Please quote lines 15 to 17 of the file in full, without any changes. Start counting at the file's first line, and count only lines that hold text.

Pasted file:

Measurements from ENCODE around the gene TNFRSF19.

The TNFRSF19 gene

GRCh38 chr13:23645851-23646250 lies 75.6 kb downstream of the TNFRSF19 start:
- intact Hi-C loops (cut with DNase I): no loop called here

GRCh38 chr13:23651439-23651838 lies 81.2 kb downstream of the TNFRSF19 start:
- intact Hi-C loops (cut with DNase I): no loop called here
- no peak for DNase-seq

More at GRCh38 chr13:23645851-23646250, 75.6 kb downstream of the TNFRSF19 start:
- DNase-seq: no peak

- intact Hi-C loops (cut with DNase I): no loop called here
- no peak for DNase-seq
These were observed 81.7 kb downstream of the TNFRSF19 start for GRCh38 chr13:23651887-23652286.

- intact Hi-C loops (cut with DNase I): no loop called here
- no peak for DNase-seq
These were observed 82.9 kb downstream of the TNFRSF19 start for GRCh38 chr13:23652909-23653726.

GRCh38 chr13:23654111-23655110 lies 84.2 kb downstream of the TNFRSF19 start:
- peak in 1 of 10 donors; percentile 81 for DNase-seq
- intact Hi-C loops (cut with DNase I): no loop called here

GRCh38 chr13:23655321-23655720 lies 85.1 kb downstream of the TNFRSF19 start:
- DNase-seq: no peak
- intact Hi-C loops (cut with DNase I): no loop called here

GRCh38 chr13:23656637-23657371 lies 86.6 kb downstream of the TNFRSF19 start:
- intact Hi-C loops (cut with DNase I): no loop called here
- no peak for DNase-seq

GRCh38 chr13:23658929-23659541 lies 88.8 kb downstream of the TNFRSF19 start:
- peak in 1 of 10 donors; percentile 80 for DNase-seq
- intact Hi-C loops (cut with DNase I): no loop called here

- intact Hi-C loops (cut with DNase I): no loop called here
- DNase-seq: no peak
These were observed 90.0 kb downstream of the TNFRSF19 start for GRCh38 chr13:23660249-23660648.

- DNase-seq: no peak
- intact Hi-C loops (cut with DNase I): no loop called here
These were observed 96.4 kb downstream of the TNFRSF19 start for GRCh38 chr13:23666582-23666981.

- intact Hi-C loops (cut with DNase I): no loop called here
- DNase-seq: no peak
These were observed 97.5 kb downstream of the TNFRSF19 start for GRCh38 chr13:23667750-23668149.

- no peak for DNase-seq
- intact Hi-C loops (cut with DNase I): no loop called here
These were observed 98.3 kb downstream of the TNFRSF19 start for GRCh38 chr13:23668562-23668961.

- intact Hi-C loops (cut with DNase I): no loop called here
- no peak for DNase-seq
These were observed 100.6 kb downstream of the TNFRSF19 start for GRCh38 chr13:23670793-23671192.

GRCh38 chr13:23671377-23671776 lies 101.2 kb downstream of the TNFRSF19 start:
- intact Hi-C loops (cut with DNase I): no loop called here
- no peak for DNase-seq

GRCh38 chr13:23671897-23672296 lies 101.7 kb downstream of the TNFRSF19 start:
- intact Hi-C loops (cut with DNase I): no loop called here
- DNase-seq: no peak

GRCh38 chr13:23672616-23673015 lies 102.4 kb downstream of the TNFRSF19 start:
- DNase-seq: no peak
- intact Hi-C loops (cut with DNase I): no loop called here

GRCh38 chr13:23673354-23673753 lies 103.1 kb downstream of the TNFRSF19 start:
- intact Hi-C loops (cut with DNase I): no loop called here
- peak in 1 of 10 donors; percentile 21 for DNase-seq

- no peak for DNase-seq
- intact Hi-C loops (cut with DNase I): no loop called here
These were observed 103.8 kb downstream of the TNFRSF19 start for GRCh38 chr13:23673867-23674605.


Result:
These were observed 82.9 kb downstream of the TNFRSF19 start for GRCh38 chr13:23652909-23653726.

GRCh38 chr13:23654111-23655110 lies 84.2 kb downstream of the TNFRSF19 start:
- peak in 1 of 10 donors; percentile 81 for DNase-seq